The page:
Third, VDC-OS will also provide cloud services, called Cloud vServices. The cloud services are intended to federate compute resources between onsite and offsite clouds. Cloud vServices will be supported by VMware's newly launched vCloud Initiative, for which it is rounding up the backing of various third parties like Sungard and T-Systems.

Analyst reaction was supportive but guarded. Charles King, senior analyst at Pund-IT, Hayworth, CA, reports: "VDC-OS aims to leverage and extend VMware's deep virtualization expertise beyond servers to integrate and optimize end-to-end data center infrastructure processes. Is this reasonable? We believe so, though we also expect the company to encounter significant challenges along the way."

Those challenges will come most immediately from Microsoft Corp., which is just rolling out its long-awaited Hyper-V virtualization initiative, and Citrix Systems Inc., which acquired XenSource, the open-source virtualization leader. King also questions how enterprise Unix and mainframe vendors will respond. IBM Corp., an enterprise data center leader, has cloud computing and virtualization initiatives of its own.

Laura DiDio, senior analyst, Information Technology Intelligence Corp. (ITIC) conducted a recent survey in conjunction with Sunbelt Software and found an unexpectedly diverse virtualization landscape despite VMware's commanding industry lead (70% share) in the server virtualization market. For example, the study found both Microsoft and Citrix making strong showings with survey respondents. Similarly, DiDio reports that "HP [Hewlett-Packard], IBM, and Sun Microsystems all scored well among their core constituencies," which make up the bulk of the high-end enterprise data centers. Even among x86-based data centers, DiDio's survey found "IBM has about 5% market share; HP has 2%; and Sun has 4% of the x86-based virtualization."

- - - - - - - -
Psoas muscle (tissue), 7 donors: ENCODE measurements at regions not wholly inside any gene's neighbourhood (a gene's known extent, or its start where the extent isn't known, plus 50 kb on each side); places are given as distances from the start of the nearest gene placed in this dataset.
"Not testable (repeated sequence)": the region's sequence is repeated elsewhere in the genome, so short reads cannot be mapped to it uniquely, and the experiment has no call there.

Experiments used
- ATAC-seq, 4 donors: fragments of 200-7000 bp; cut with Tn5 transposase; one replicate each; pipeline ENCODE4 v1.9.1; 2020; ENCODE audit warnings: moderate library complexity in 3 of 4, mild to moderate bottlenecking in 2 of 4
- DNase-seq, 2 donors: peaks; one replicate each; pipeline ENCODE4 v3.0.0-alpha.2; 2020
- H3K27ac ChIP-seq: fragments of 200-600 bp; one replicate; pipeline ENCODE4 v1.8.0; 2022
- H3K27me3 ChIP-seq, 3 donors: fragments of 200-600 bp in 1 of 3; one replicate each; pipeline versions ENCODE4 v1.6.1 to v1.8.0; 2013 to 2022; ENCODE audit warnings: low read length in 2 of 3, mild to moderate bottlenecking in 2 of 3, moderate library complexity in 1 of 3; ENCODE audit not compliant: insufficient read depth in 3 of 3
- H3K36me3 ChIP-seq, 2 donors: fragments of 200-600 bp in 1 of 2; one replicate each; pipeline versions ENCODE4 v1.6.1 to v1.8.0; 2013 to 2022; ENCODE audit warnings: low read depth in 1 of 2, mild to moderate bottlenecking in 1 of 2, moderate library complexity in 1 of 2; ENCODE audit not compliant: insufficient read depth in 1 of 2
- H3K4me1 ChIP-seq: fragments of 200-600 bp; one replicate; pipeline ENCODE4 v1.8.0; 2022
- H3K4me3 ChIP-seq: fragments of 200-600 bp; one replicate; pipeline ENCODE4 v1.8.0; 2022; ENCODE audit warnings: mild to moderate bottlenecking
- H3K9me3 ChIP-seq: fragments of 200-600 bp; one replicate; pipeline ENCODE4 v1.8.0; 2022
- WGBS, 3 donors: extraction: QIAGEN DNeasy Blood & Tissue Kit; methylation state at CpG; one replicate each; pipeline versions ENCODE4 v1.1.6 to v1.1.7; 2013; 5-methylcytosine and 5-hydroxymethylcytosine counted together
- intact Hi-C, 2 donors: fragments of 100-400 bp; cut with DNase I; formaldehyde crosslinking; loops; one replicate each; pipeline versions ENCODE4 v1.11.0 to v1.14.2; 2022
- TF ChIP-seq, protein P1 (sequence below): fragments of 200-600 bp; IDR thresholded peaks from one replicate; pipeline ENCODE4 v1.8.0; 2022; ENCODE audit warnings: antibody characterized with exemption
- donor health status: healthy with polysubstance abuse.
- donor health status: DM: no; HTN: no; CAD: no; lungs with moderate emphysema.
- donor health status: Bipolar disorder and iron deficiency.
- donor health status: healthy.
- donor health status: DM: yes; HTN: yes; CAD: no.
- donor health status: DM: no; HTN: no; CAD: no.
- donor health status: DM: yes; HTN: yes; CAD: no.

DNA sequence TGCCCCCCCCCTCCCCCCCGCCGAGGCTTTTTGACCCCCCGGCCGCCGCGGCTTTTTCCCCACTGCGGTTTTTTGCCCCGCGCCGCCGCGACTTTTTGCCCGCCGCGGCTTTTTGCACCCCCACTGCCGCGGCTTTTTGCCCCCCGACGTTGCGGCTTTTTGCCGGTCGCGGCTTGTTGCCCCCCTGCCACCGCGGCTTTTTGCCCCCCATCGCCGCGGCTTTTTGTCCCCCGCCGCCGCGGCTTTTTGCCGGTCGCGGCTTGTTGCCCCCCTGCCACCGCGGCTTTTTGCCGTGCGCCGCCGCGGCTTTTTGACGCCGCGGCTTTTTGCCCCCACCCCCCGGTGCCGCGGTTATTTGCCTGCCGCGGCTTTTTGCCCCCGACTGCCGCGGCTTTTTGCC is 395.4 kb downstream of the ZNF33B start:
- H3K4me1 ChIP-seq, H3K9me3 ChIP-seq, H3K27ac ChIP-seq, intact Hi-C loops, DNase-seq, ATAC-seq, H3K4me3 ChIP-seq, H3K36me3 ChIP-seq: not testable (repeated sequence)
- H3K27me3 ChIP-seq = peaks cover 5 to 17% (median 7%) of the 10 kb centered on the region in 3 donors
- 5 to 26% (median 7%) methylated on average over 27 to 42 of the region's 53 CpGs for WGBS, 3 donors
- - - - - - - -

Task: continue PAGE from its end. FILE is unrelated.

Still, the ITIC study supports VMware's move to extend virtualization with VDC-OS beyond server virtualization. The survey respondents, DiDio notes, "are overwhelmingly moving beyond server virtualization as a simple hardware consolidation play and inexpensive disaster recovery and backup solution." Businesses of all sizes, she found, are now actively deploying virtualization for desktops, applications and storage. IT data centers and even cloud computing environments also are on the radar of the majority of the survey respondents. Apparently only network virtualization lags significantly behind with the survey respondents.

Ongoing research from IDC, a leading industry researcher based in Framingham, MA, is pointing in the same direction. "We're already seeing big changes resulting from virtualization. We're seeing changes in how organizations deploy servers, storage, and networks; in how they do disaster recovery and backup," says Laura DuBois, analyst, IDC, Framingham, MA.

About this author: Alan Radding is a frequent contributor to